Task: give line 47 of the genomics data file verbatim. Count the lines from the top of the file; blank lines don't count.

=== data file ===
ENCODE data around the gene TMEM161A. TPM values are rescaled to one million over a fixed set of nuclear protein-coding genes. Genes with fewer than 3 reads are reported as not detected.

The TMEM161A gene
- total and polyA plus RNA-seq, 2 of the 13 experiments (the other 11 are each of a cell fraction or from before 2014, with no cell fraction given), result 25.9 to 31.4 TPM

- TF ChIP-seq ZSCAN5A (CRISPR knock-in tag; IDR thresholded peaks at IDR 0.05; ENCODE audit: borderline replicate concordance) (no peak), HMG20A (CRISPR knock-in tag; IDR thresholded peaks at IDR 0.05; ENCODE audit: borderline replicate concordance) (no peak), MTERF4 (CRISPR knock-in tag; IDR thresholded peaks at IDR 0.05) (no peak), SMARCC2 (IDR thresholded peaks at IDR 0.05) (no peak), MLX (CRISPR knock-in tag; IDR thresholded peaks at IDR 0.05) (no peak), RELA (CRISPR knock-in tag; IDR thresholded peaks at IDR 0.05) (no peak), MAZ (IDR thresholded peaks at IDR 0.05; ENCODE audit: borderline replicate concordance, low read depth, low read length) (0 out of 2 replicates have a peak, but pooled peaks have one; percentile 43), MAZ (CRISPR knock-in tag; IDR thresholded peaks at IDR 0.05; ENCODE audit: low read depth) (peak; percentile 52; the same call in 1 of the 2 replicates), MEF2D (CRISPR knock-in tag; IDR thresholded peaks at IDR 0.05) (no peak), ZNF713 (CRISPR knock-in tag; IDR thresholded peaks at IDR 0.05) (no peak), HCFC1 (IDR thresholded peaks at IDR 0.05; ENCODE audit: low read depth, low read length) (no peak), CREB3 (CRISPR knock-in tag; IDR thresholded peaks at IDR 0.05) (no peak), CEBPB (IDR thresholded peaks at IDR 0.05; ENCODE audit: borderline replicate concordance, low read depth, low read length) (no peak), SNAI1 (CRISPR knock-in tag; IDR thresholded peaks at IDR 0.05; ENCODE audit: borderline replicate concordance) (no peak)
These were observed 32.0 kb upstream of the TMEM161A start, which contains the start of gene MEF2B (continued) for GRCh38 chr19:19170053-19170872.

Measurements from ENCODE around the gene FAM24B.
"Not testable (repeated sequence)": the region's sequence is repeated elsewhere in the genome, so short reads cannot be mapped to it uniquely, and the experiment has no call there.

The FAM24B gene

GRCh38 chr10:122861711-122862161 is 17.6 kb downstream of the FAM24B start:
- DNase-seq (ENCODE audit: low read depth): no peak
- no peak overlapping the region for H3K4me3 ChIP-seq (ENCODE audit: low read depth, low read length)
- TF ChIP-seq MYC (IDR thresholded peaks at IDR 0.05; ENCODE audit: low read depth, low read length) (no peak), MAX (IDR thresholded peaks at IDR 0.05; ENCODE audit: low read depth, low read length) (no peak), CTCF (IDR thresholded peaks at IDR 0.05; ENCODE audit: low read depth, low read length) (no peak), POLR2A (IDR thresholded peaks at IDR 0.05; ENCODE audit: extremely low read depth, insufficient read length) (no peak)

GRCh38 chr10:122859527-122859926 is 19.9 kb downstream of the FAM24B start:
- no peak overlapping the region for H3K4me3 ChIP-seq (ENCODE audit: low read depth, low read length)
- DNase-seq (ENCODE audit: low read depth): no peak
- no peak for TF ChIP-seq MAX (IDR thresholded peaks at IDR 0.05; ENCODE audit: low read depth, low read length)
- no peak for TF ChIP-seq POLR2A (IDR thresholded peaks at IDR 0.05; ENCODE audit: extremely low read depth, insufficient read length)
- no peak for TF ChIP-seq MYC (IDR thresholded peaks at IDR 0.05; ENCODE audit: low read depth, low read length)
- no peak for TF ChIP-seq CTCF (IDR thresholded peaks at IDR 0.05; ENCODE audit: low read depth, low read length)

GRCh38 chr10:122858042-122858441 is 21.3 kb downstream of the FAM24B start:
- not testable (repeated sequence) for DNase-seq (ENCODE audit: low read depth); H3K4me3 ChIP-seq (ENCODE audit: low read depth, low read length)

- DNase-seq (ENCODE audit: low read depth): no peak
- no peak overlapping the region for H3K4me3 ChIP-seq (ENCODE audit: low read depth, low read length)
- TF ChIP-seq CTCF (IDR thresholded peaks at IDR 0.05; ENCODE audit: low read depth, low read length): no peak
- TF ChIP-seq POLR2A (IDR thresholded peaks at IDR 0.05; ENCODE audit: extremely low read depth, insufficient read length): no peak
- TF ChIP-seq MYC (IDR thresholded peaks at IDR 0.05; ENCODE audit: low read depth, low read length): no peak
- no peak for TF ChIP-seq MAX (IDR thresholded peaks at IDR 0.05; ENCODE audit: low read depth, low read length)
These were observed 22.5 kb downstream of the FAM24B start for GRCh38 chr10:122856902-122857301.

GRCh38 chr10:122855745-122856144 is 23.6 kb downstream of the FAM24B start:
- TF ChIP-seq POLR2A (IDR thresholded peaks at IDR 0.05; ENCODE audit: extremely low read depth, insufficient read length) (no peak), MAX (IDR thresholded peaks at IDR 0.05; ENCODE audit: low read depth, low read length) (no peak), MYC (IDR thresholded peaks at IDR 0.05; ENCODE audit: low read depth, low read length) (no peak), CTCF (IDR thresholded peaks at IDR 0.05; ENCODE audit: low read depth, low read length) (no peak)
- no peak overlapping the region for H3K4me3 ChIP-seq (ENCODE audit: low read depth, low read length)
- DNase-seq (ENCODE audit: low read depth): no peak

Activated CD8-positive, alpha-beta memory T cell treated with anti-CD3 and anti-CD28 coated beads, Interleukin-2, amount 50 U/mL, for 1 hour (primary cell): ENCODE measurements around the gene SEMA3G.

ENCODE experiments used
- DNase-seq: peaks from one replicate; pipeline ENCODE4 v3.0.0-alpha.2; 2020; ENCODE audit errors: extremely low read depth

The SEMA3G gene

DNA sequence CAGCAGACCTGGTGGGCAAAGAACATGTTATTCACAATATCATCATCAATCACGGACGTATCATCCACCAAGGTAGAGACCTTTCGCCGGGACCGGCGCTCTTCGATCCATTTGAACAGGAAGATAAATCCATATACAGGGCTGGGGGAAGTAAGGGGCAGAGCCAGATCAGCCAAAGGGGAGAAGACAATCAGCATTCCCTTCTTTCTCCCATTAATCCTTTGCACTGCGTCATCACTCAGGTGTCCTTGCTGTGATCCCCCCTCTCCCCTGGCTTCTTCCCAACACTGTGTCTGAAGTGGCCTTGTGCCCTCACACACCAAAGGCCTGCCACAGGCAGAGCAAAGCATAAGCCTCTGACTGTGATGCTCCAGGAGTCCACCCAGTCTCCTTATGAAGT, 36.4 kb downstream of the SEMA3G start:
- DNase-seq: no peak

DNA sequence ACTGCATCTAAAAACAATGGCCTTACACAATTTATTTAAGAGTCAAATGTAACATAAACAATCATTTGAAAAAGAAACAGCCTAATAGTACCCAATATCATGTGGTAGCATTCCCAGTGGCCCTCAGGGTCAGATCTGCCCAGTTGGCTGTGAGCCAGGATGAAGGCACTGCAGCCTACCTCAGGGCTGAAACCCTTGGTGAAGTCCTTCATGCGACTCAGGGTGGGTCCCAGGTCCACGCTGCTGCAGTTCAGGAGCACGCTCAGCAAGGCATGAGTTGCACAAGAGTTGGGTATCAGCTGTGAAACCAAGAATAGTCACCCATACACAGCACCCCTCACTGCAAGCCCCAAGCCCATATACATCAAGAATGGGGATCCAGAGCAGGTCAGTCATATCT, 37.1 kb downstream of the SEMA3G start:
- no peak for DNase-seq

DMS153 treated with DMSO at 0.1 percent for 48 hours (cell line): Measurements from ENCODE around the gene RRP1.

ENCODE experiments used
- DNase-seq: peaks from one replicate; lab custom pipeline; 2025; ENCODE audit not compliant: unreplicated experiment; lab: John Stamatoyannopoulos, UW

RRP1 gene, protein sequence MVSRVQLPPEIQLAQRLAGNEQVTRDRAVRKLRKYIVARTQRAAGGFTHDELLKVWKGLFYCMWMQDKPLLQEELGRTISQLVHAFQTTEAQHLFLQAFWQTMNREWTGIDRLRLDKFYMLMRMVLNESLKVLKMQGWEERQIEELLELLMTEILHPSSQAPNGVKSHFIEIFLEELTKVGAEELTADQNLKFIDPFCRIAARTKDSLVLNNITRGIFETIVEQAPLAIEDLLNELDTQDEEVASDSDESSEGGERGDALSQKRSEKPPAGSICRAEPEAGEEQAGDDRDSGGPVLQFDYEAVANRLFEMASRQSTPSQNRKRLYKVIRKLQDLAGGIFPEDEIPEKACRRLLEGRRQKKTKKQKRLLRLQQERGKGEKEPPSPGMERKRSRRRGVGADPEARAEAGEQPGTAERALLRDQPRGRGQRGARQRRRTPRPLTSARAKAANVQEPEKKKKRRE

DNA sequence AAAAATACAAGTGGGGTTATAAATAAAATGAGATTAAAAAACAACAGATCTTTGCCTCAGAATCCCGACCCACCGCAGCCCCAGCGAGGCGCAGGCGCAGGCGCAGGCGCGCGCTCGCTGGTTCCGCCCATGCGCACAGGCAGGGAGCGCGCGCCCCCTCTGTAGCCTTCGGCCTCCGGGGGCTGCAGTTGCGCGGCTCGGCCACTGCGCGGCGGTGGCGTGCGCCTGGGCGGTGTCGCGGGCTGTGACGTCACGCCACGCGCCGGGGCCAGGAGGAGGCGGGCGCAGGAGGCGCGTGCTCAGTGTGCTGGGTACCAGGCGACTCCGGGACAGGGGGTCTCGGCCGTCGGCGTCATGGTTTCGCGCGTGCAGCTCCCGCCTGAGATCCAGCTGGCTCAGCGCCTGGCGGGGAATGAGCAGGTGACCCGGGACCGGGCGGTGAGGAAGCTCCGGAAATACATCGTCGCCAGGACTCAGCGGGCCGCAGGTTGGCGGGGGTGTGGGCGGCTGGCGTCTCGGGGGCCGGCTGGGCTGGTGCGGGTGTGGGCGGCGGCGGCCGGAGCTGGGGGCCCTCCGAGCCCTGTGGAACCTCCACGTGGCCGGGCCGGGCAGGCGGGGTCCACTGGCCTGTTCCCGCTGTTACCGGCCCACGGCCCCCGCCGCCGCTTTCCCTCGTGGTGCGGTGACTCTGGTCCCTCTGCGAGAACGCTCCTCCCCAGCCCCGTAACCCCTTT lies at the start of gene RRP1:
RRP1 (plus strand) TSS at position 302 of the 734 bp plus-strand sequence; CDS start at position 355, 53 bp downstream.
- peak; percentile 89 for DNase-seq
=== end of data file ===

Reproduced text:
- peak; percentile 89 for DNase-seq